From jams to pot roasts, chocolate brownies to paella, the cook book is replete with recipes to try out. For the column in the newspaper, I tested two recipes, one for herbed butter and another for a basic lemon cheesecake. Read the full review and get the recipes HERE.

Having tried the two recipes, I wasn’t quite done with the book. There were several other recipes I wanted to try: tomato sauce, chilli sauce, the sweet mocha bread (which looked divine), the chocolate chip cookies (if this book could guide me to baking great cookies, it’s definitely gold-star worthy as I am hopeless at cookies) and many more.

I started with the recipe for Mushroom Baskets simply because I love mushrooms and had some on hand.  They’re really tasty (you can’t really go wrong with mushrooms) and though the baskets in the recipe are individual meal-sized portions, they’d make really good canapés if you make downsize them to tartlets.

There are just two steps to these baskets: Step 1 is making and pre- baking the pastry and Step 2 is making the mushroom filling.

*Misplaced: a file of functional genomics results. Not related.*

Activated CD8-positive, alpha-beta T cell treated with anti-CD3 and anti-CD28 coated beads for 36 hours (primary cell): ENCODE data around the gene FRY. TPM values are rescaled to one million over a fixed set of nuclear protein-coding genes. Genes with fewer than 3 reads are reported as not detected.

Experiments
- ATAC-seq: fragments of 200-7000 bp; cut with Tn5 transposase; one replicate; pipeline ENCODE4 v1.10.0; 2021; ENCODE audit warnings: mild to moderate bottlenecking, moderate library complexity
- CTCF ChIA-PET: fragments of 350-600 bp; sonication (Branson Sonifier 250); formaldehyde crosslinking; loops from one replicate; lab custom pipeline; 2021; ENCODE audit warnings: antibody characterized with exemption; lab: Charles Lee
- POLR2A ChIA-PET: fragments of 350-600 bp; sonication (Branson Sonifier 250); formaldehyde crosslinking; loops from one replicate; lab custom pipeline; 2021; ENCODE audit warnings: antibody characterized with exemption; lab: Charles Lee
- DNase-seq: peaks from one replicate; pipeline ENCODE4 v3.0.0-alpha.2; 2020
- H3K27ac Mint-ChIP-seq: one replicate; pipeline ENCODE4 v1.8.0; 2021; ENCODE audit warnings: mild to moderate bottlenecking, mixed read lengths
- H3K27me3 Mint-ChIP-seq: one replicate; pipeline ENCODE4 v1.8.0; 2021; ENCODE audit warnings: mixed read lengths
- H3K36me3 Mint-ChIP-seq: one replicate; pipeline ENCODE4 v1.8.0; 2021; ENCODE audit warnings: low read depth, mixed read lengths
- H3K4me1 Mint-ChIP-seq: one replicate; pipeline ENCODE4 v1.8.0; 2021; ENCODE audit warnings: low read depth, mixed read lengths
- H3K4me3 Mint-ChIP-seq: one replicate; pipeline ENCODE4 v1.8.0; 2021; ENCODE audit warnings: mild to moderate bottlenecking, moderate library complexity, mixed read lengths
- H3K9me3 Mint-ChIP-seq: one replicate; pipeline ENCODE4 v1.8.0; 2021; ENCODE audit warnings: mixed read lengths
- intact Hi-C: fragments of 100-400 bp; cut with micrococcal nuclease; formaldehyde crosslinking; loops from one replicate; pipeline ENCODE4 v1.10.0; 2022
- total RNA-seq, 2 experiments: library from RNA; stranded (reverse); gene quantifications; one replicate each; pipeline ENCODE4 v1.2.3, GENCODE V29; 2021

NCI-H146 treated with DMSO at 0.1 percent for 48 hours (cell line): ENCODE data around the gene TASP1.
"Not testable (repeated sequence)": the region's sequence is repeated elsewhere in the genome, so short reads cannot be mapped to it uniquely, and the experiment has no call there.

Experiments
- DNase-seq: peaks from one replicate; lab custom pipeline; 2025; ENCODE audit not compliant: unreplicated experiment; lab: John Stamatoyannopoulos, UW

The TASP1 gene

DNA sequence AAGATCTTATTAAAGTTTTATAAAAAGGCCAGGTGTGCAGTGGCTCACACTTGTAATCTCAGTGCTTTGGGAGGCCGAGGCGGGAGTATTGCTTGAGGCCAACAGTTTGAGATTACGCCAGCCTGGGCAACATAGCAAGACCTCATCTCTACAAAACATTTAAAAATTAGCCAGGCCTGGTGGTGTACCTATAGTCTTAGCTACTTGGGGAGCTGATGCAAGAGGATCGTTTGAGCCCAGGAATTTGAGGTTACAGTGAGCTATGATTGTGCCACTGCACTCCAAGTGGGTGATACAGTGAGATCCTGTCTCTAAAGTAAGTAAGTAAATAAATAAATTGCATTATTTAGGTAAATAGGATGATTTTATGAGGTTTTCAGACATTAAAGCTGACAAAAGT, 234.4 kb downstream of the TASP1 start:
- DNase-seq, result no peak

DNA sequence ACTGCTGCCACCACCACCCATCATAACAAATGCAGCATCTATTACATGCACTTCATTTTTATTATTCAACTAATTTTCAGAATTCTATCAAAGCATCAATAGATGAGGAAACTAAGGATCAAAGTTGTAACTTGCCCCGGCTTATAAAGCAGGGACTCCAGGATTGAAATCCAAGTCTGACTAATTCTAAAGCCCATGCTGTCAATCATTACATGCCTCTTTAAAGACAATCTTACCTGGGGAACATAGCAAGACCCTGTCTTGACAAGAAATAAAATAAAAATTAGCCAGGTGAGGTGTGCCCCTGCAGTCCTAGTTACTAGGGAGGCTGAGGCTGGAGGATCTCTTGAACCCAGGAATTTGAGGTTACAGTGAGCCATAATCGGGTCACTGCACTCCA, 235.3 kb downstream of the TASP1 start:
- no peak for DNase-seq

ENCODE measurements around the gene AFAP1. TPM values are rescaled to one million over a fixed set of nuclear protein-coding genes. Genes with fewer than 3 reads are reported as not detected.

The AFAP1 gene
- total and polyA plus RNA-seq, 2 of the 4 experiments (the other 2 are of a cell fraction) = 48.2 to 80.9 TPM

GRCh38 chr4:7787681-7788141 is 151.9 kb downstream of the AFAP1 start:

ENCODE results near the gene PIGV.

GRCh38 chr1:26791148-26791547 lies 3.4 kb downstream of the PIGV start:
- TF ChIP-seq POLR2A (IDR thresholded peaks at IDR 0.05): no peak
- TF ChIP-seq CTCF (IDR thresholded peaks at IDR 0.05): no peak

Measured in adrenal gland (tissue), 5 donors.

Pastry

250 g plain flour

150g chilled butter, cubed

1 large egg

Crumble the butter in the flour till it resembles fine breadcrumbs. Add egg and mix (by hand or pulse in a food processor) till the mixture comes together. Knead lightly on a floured surface and shape into six balls. Wrap and chill for 30 mins. Once chilled, roll the pastry out on a floured work surface (big enough to fully line the tart tins) and line the tins (loose based tart tins are recommended) . Prick the base with a fork and chill for 20mins. Heat the oven to 200C. Line the base of the cases with parchment paper and fill with beans. Blind bake for 10 mins. Remove the beans and bake for a further 5 mins or till cooked. reduce oven temp to 180C.